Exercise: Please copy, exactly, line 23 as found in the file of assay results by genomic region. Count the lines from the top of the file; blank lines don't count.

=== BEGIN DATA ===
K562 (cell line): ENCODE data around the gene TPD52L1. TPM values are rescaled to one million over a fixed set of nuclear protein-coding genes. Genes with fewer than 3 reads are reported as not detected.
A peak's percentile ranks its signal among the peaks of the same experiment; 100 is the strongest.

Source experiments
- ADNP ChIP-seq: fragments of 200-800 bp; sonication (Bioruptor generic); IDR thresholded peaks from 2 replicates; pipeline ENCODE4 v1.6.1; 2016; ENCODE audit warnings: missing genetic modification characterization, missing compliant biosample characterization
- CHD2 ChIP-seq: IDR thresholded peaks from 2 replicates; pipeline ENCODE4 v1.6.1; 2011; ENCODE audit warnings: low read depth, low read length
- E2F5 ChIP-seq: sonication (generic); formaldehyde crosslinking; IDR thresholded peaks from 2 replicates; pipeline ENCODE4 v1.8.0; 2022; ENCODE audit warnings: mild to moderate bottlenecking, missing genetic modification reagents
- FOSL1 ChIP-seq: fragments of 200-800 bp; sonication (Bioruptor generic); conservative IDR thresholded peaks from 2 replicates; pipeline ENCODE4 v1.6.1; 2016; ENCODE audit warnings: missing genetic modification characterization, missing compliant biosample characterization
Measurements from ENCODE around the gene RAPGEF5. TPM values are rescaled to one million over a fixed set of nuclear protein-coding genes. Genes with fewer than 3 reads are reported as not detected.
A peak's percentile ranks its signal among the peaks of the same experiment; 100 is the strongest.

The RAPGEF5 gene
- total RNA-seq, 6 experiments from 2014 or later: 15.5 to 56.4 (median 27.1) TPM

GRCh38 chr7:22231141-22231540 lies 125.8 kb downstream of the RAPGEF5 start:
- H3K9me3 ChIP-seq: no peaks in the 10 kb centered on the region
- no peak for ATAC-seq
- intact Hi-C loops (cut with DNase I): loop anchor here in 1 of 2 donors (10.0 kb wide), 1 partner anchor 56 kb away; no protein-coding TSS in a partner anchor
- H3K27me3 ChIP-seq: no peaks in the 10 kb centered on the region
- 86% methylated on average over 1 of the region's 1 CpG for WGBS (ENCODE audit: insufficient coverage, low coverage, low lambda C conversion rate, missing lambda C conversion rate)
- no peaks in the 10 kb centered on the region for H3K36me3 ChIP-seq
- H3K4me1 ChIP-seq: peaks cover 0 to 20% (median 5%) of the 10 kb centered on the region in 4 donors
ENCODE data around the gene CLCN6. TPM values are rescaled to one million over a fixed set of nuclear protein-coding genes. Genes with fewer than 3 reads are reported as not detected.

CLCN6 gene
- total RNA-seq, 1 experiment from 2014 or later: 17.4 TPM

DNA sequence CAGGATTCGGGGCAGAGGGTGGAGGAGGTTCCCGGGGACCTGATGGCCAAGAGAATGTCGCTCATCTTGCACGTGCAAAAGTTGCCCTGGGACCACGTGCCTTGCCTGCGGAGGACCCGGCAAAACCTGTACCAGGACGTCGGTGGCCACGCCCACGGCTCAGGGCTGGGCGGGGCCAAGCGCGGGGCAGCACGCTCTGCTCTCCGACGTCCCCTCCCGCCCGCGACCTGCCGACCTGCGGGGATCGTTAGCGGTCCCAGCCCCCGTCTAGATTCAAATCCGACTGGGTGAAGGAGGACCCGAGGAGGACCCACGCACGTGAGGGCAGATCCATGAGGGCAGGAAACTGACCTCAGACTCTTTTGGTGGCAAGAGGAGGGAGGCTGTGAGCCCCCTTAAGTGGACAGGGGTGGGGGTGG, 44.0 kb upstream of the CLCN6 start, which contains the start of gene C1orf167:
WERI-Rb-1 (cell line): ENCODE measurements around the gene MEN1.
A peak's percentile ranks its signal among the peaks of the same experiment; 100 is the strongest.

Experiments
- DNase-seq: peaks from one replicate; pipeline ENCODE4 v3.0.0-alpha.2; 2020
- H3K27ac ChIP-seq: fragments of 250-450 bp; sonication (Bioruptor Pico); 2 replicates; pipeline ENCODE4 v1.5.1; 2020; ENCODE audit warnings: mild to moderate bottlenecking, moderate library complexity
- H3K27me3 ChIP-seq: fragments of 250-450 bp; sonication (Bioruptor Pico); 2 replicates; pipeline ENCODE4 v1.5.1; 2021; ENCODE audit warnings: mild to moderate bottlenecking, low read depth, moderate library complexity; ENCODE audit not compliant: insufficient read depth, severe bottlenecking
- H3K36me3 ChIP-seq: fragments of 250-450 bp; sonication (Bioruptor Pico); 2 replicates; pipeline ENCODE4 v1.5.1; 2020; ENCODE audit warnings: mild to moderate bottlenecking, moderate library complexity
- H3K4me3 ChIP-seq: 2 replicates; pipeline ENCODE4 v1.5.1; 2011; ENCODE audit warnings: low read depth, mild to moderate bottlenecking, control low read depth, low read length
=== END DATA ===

DNA sequence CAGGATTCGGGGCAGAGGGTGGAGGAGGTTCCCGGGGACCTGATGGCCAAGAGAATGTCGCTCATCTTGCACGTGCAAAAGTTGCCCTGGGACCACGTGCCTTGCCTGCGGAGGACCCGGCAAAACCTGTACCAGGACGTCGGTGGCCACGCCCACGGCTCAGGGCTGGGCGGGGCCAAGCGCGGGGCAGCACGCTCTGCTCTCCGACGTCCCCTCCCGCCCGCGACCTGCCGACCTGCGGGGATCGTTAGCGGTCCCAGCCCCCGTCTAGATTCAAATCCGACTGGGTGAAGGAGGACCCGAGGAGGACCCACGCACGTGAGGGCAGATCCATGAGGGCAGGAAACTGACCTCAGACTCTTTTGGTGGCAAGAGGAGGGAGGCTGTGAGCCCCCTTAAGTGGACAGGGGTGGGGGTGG, 44.0 kb upstream of the CLCN6 start, which contains the start of gene C1orf167: